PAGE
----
Laurie Gorelick on Timeless Bath Design

Laurie Gorelick InteriorsYesterday, I spoke to Laurie Gorelick, an interior designer based in Natick, MA, about the latest in eco-chic bath interiors as well as a few things homeowners need to keep in mind when thinking about renovating their bathroom. Today, Laurie discusses some  trends, luxury touches and, more importantly, how to create a timeless quality. And, we save the best for last… some of Laurie’s before and after photos!

Q: What are some design elements that can make a bath environment feel timeless?

Trends are abundant in bathroom design.  The myriad of colors, shapes and types of tiles on the market today can make a style choice overwhelming.

To make a design feel timeless, I advise clients to choose elements that are inspired by nature or contain classic motifs or details. Keeping colors and materials found in nature in the mix – like aqueous blues and greens or materials like wood and stone – make the palette withstand the test of time just as nature has.

Luxury touches, like a heated towel rack, make the bath feel like a luxury European hotel.  Lastly, I like to add sparkle–with reflective elements like crystal, mirror, lacquer, or polished stone or chrome–to give an air of elegance to the bath, and in turn, a timeless quality.

Q: What are your top tips for creating a beautiful, and highly functional bathroom space?

I’m a very pragmatic person, and I always think about function and maintenance when advising a client.  It’s important to know how tolerant the client is for messes and clutter. Does the client insist that things stay neat and clean on a daily basis or prefer having things within reach and maintenance free? For the former, I might skip a vanity and suggest open shelving or glass fronted cabinets to house towels and beauty products.  Natural stone products – like polished marble — could work because the clients are likely to keep up with the heavy maintenance that these materials require. On the other hand, if a client prefers easier maintenance, I’d maximize the storage in the bath, even adding built-in hampers, and recommend less porous materials like porcelain and ceramics for walls and flooring.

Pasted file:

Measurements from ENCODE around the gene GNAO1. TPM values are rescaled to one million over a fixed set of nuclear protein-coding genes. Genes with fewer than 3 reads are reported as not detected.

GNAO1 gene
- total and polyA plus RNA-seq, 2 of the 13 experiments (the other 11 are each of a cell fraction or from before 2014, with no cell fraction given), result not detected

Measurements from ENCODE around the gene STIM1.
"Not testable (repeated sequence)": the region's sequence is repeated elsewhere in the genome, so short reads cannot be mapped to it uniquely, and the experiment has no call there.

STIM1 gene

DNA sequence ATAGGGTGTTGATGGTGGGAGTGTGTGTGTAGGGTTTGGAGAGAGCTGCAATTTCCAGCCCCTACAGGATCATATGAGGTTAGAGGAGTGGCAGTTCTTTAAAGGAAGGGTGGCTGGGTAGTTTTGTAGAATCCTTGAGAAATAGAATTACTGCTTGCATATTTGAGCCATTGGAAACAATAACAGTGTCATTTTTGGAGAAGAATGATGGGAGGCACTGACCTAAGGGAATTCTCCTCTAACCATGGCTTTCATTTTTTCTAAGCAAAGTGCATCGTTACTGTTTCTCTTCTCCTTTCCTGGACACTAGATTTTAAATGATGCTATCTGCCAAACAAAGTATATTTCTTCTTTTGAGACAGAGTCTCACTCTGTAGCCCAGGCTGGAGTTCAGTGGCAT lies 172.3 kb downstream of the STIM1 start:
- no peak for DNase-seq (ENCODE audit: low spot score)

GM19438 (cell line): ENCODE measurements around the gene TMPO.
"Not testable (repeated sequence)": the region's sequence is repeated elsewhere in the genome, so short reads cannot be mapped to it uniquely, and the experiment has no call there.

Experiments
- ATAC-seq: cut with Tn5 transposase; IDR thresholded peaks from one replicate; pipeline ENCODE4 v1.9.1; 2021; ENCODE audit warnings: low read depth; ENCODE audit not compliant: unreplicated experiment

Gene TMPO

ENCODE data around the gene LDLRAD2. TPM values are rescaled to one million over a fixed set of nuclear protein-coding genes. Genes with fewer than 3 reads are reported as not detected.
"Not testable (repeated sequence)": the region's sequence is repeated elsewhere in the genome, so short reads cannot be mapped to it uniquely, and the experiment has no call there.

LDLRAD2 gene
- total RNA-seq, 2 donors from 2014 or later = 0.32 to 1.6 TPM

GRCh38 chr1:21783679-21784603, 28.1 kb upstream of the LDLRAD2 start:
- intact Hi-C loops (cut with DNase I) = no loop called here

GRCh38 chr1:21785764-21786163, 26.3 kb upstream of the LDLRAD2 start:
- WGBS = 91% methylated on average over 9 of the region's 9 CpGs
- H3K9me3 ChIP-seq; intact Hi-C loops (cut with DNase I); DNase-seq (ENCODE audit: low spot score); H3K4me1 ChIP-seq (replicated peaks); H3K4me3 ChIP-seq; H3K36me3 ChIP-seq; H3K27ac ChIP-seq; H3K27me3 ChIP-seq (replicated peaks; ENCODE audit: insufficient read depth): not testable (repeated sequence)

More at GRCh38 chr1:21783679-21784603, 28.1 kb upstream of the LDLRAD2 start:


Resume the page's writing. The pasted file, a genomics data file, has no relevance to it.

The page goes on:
Regardless of the type of client, there are some luxuries that make any bathroom feel special.  One is to add radiant floor heating. It takes away the coldness of tile and stone under foot. Another is an electric towel warmer. A soaking tub is a must.  And if space permits, I always recommend that the toilet be housed in a private water closet. Finally, lighting is critical. Bathrooms require high light levels but also lighting that is flattering to the skin.  A combination of ceiling-mounted and wall-mounted fixtures that minimize shadows to the face is best.

Q: Can you walk us through one of your bathroom designs?

This project involved the renovation of the main bath of an antique Victorian house.  The bathroom was tiny, yet served a family of 5. The before pictures span the room counter-clockwise.

Upon entry, there was a small alcove next to the bath tub/shower combination where there was an upper cabinet and a free standing hamper below.

Before photo 1Before image 2

The window was opposite the entry and afforded good natural light.  Under the window was an old radiator.

Before image 3

Across from the tub was a small pedestal sink and medicine cabinet and the toilet.

Bathroom before picture 4

We took some space from an adjoining room to create a large vanity area and more circulation space in the bathroom.  The vanity sits where the alcove and part of the original bathtub had stood.

Grove - Bathroom, after photo

The radiator was removed and an air return installed in the toe kick of the vanity. Above the vanity, we installed mirror to the ceiling to give the illusion of a spacious bathroom. We positioned the tub under the window to create a nice focal point.  To remain true to the Victorian architecture of the house, we used subway tile on the walls, but accented and modernized with a frosted glass mosaic tile border in soft blues and greens.

The floor tile was ceramic but looked like marble.  The tub had to fit a small space and the clients really wanted a whirlpool soaking tub so we specified a tub by Bain Ultra that perfectly fit the space.

For more information about Laurie Gorelick:
Visit her website: Laurie Gorelick Interiors
Follow her on Twitter: @llgstyle

 

Comments

  1. Joseph

    These are some very interesting concepts. We have bathrooms that are those dinky tract home bathrooms, but we’re not going to expand the house, so we’re stuck with them. But I would still like to make something nice for us.

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